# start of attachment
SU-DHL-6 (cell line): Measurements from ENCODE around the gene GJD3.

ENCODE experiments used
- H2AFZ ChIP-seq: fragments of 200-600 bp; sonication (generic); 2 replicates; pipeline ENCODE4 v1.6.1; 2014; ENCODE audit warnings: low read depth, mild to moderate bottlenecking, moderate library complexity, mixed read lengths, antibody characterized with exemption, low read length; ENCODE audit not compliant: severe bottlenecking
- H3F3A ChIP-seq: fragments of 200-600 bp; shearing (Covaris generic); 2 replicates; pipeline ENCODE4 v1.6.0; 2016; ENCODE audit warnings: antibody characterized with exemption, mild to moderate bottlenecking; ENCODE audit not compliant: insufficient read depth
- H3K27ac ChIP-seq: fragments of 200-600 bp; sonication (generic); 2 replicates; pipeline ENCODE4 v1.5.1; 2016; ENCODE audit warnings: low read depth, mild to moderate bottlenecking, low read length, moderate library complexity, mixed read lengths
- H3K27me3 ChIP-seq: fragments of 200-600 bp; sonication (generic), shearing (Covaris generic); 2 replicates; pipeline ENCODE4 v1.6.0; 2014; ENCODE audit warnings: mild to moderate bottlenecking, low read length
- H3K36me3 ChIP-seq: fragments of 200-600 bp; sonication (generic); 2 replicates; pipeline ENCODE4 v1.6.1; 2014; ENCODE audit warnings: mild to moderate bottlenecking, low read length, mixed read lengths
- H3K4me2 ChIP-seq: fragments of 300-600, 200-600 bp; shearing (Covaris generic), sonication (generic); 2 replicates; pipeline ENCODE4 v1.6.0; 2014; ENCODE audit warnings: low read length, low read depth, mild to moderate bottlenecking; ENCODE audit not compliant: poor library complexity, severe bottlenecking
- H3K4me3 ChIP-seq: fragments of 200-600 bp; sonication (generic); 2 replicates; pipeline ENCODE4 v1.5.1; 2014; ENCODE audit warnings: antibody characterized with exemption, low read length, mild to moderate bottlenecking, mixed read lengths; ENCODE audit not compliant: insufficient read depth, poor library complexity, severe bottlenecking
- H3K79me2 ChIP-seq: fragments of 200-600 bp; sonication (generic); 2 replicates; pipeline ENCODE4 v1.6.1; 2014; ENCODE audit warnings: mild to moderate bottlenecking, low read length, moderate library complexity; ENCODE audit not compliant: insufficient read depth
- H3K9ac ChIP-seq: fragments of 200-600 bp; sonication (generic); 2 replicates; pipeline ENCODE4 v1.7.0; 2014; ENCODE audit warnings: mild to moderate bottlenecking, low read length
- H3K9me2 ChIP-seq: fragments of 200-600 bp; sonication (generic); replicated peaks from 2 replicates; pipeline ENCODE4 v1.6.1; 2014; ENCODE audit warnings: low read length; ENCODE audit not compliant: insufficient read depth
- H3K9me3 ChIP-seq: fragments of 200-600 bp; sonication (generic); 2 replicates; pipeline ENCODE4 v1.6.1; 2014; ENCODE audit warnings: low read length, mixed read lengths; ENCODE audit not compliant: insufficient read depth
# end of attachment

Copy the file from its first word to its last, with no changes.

SU-DHL-6 (cell line): Measurements from ENCODE around the gene GJD3.

ENCODE experiments used
- H2AFZ ChIP-seq: fragments of 200-600 bp; sonication (generic); 2 replicates; pipeline ENCODE4 v1.6.1; 2014; ENCODE audit warnings: low read depth, mild to moderate bottlenecking, moderate library complexity, mixed read lengths, antibody characterized with exemption, low read length; ENCODE audit not compliant: severe bottlenecking
- H3F3A ChIP-seq: fragments of 200-600 bp; shearing (Covaris generic); 2 replicates; pipeline ENCODE4 v1.6.0; 2016; ENCODE audit warnings: antibody characterized with exemption, mild to moderate bottlenecking; ENCODE audit not compliant: insufficient read depth
- H3K27ac ChIP-seq: fragments of 200-600 bp; sonication (generic); 2 replicates; pipeline ENCODE4 v1.5.1; 2016; ENCODE audit warnings: low read depth, mild to moderate bottlenecking, low read length, moderate library complexity, mixed read lengths
- H3K27me3 ChIP-seq: fragments of 200-600 bp; sonication (generic), shearing (Covaris generic); 2 replicates; pipeline ENCODE4 v1.6.0; 2014; ENCODE audit warnings: mild to moderate bottlenecking, low read length
- H3K36me3 ChIP-seq: fragments of 200-600 bp; sonication (generic); 2 replicates; pipeline ENCODE4 v1.6.1; 2014; ENCODE audit warnings: mild to moderate bottlenecking, low read length, mixed read lengths
- H3K4me2 ChIP-seq: fragments of 300-600, 200-600 bp; shearing (Covaris generic), sonication (generic); 2 replicates; pipeline ENCODE4 v1.6.0; 2014; ENCODE audit warnings: low read length, low read depth, mild to moderate bottlenecking; ENCODE audit not compliant: poor library complexity, severe bottlenecking
- H3K4me3 ChIP-seq: fragments of 200-600 bp; sonication (generic); 2 replicates; pipeline ENCODE4 v1.5.1; 2014; ENCODE audit warnings: antibody characterized with exemption, low read length, mild to moderate bottlenecking, mixed read lengths; ENCODE audit not compliant: insufficient read depth, poor library complexity, severe bottlenecking
- H3K79me2 ChIP-seq: fragments of 200-600 bp; sonication (generic); 2 replicates; pipeline ENCODE4 v1.6.1; 2014; ENCODE audit warnings: mild to moderate bottlenecking, low read length, moderate library complexity; ENCODE audit not compliant: insufficient read depth
- H3K9ac ChIP-seq: fragments of 200-600 bp; sonication (generic); 2 replicates; pipeline ENCODE4 v1.7.0; 2014; ENCODE audit warnings: mild to moderate bottlenecking, low read length
- H3K9me2 ChIP-seq: fragments of 200-600 bp; sonication (generic); replicated peaks from 2 replicates; pipeline ENCODE4 v1.6.1; 2014; ENCODE audit warnings: low read length; ENCODE audit not compliant: insufficient read depth
- H3K9me3 ChIP-seq: fragments of 200-600 bp; sonication (generic); 2 replicates; pipeline ENCODE4 v1.6.1; 2014; ENCODE audit warnings: low read length, mixed read lengths; ENCODE audit not compliant: insufficient read depth